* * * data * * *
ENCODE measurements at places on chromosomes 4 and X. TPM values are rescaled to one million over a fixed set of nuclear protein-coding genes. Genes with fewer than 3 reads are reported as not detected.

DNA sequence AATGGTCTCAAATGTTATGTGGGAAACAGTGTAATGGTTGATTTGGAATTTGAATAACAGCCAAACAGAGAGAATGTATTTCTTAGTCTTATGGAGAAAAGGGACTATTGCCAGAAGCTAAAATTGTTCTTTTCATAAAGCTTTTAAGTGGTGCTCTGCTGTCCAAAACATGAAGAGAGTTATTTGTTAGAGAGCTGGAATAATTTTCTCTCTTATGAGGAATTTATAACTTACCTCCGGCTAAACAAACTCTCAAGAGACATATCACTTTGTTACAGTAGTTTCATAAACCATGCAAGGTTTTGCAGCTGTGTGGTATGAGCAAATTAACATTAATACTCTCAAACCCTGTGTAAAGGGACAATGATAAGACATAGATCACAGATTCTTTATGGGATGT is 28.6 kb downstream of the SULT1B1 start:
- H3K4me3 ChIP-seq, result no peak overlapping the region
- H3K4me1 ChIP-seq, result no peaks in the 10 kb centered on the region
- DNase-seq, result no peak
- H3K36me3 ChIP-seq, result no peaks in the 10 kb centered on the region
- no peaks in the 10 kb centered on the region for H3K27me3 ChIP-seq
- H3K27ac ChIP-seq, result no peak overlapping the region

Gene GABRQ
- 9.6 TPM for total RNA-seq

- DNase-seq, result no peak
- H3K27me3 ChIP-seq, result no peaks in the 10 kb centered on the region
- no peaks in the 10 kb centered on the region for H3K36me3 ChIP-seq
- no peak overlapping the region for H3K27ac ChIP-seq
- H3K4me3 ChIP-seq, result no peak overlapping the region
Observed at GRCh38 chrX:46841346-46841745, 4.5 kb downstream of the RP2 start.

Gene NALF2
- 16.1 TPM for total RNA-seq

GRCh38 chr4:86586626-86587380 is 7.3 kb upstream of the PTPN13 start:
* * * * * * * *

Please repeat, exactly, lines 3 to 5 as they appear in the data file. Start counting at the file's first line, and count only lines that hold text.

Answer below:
- H3K4me3 ChIP-seq, result no peak overlapping the region
- H3K4me1 ChIP-seq, result no peaks in the 10 kb centered on the region
- DNase-seq, result no peak